Combined with the travel and length and frequency of games, baseball players are running on a short circuit where their sleep is concerned. How do they fix that? Naps for starters. Also having players report to the ballpark later than usual – a favored practice of Rays manager Joe Maddon. "There's a good chance we're overestimating the importance of preparation and underestimating the importance of rest," said Dr. Scott Kutscher, assistant professor of sleep and neurology at Vanderbilt.

You may be asking yourself whether any professional athlete is able to maintain a “normal” sleep schedule. The NFL is the closest thing to it. Most of their schedule resembles that of a traditional 9 to 5 worker. They play only once a week and practice during the day. However, organizations sometimes take drastic measures to ensure that their players are rock solid in the sleep department.

The Baltimore Ravens and San Francisco 49ers tore through sleep studies - some of them commissioned by the U.S. military - looking for ways they might help their players improve performance through sleep.

After meeting with sleep specialists, the New York Jets pre-set all temperatures in the team hotel rooms to the recommended 68 degrees and encourage players to sleep in pitch-black rooms.

Let’s take a look at just how much sleep some of your favorite athletes get each night. Roger Federer secures 11-12 hours; Skier Lindsey Vonngets 9 hours; Usain Bolt and golfer Michelle Wie at 8-10 hours;Lebron James sleeps a wopping 12 hours; Venus Williams, Rafael Nadal and football playerMatt Slauson get 8 to 9 hours; Maria Sharapova sleeps 8-10; and Apolo Anton Ohno gets at least 8 hours.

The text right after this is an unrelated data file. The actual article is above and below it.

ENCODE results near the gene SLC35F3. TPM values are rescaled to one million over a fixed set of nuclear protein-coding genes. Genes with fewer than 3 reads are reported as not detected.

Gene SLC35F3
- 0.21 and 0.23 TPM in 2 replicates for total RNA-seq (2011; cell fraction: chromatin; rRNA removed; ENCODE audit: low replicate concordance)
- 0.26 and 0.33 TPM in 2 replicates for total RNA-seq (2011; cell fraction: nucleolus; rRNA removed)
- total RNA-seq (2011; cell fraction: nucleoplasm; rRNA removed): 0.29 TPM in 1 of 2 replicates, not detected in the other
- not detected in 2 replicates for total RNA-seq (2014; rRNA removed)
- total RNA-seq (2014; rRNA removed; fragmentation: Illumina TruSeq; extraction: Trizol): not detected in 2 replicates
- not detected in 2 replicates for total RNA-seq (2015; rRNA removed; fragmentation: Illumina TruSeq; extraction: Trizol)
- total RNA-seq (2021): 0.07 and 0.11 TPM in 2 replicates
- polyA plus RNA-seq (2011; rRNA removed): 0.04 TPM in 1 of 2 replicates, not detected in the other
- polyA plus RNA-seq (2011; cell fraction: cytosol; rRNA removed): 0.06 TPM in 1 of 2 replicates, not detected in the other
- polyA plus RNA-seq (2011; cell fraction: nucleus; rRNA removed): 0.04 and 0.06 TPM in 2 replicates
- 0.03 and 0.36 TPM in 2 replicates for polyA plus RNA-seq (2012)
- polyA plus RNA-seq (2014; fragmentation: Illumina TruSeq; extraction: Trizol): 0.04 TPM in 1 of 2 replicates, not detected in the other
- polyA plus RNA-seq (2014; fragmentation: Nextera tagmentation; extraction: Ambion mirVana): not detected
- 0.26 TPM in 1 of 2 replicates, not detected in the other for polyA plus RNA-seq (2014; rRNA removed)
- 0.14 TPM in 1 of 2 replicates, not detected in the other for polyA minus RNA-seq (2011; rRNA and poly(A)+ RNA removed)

Tiger Woods only sleeps 4-5 hours. Perhaps that is a contributing factor to the career decline he has started to see? Just a thought.

Players who get nine hours of sleep are more likely to react quicker, remember plays better, and generally maintain their health more consistently. It’s a wonder why more professional athletes aren’t endorsing mattresses, pillows, or sleep aids over athletic gear.

Looking at the amount of hours athletes are sleeping and comparing it to the 6.44 hours the average American adult sleeps, what can we learn from them?

It’s estimated that sleep deprivation costs U.S. companies $63.2 billion in lost productivity per year. So why don’t employers take a note from the world of professional sports? No matter the industry, employers want their workers to be sharp, focused, alert, and at their best, thus employers need to not just focus on their workers’ sleep quantity, but also quality.

So what can be done? Companies can employ late starts, early dismissals, and create nap rooms. Nationwide Planning Associates Inc. in New Jersey remodeled an unused closet with a recliner, a fountain, and a bamboo rug for employees to cat nap.

It’s a realistic concern. Not only does optimal sleep boost production, it also keeps employees ethical.

So how do you think companies should approach the sleep issue among their employees? Do you think the world of professional sports holds the answer?

About Lauren

Lauren Zimmerman has experience in social media, content creation, online community management, and evaluating analytics. She enjoys reading, watching movies, trying new restaurants, and spending time with family and friends. View all articles by Lauren